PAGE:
David Dumeresque of executive search experts, Tyzack, on collaborative management
To boldly go where no man has gone before: part of The Captains Oath from Star Trek. For many senior managers today, the world of collaborative management can be just as alien, their experiences shaped predominantly within organisations rooted in hierarchical structures redolent of the nineteenth century.
Hierarchical and transactional management reflect a dominant form of organisational structure where each manager exercises authority over their subordinates who, in turn, do exactly what is expected of them. Since time immemorial the dictum has been I tell; you do.
Just as the agricultural and industrial revolutions saw unprecedented changes in agricultural production and the transition to new manufacturing processes respectively, the technological revolution in the last decade has brought about some of the biggest changes seen in business management. Increasing dependency on technology, globalisation, the creation of disruptive business models and the development of the collaborative team (amongst others) are driving a growing number of companies to the realisation that unshakeable hierarchical structures and command-and control leadership styles are no longer viable.
Whilst a predominant focus on bottom-line profitability and competitiveness is understandable, such a myopic view today works against business leaders. It fails to fully take into account that their organisations are a matrix of human endeavours; groups of people who collectively create and develop what the company produces. Therefore, it is the quality of the people (from top to bottom), how they interact and the quality of their relationships that can make or break an organisation.
Despite all the hype around increased cross-industry leadership, there is still a strong tendency to see the same types of leaders emerging whether in sports, business or politics. The apprenticeship model of management is still the norm. However, to make the transition from transactional to transformational means that managers need to learn new skills and unlearn old ones in order to become genuine collaborative leaders.
One of the difficulties organisations face, however, is that this new breed of leader is not being developed fast enough to match the new environment which requires more complex, adaptive thinking abilities.
Harvard Business Review neatly sums up the requirements of transformational leadership in a recent article, outlining six key attributes which collaborative managers need to align with:
Inspiration and motivation energises people to achieve exceptional results. Even difficult employees need to be encouraged. Collaborative managers aim for and expect the best not the worst.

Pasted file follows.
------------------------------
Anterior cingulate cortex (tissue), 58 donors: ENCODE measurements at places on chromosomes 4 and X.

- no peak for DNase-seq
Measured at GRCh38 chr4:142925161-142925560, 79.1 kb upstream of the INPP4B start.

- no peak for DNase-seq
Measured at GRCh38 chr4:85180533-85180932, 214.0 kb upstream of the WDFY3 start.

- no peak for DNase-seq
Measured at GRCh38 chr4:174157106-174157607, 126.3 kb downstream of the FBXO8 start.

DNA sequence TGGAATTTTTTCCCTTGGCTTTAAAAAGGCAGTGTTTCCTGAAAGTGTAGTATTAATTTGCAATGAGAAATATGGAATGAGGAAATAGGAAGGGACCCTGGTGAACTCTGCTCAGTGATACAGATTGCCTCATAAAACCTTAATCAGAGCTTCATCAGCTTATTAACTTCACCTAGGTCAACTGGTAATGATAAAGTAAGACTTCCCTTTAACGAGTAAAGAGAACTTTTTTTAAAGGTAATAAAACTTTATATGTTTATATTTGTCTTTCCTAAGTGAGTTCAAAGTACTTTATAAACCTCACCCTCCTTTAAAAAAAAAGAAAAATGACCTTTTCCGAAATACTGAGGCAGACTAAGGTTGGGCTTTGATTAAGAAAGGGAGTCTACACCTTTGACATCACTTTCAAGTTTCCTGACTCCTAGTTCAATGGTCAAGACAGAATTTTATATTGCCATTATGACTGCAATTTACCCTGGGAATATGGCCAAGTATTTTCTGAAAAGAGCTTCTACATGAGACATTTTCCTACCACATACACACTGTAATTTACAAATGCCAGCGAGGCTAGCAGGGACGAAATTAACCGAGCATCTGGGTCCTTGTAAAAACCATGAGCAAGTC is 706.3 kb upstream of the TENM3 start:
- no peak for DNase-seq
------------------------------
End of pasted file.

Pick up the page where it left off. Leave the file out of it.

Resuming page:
Trust the foundation for developing good relationships. Hardly surprising, but consistency is the key issue here.
Development is truly concerned about developing subordinates. Working hard, achieving what is expected and getting paid for it is one thing, working hard, achieving what is expected, getting paid and being able to learn new skills is quite another. That's what differentiates a career from just a job.
Meaningful communication provides others with a definite sense of direction and purpose. Effective communicators do a number of things really well: They listen, they share purposeful information keeping everyone well informed and they invite views and opinions from others.
Integrity and honesty avoids saying one thing and doing another. Its not okay to say to a subordinate You're doing okay when clearly they're not or they're only just making the grade. Like trust, honesty is a fundamental building block for developing positive relationships. Most people want to know when they are falling short and be given the opportunity to improve their situation.
Relationship building balances getting results with a concern for the needs of others.
Its easier for managers to develop positive relationships with people they like. That's only natural, but its equally important to understand possible feelings of exclusion from those who believe they are excluded from the inner circle. Effective leaders spread their attention more broadly amongst all those they work with.
These attributes are a far cry from the traditional style of command-and-control or autocratic management. As I have written in the past, the motivation of the new generation of employees (the Y or Millennial Generation) can be quite different from previous generations and it is vital that managers understand this. These employees don't seek a career but rather a series of rewarding experiences. A workplace culture based on a democratic and collaborative management style, team building and a sense of belonging are the defining points for the Y generation.
Unlike the post-war Baby Boomer generation who accepted this style of management during their careers, the Y generation will simply reject hierarchy and walk away from organisations with such a management regime. That's one of the reasons why today's leaders need to be collaborative and supportive, focusing their attention on building platforms and creating the opportunities for their teams to develop.
Certainly, the successful executive may well have developed a strong transactional style of management but also need to be able to clearly demonstrate a more transformative and collaborative approach to leadership.
Creating the business leaders of tomorrow, the people who will continue to drive the organisation forward, requires a mind shift which will push many to where no man (or woman!) has gone before.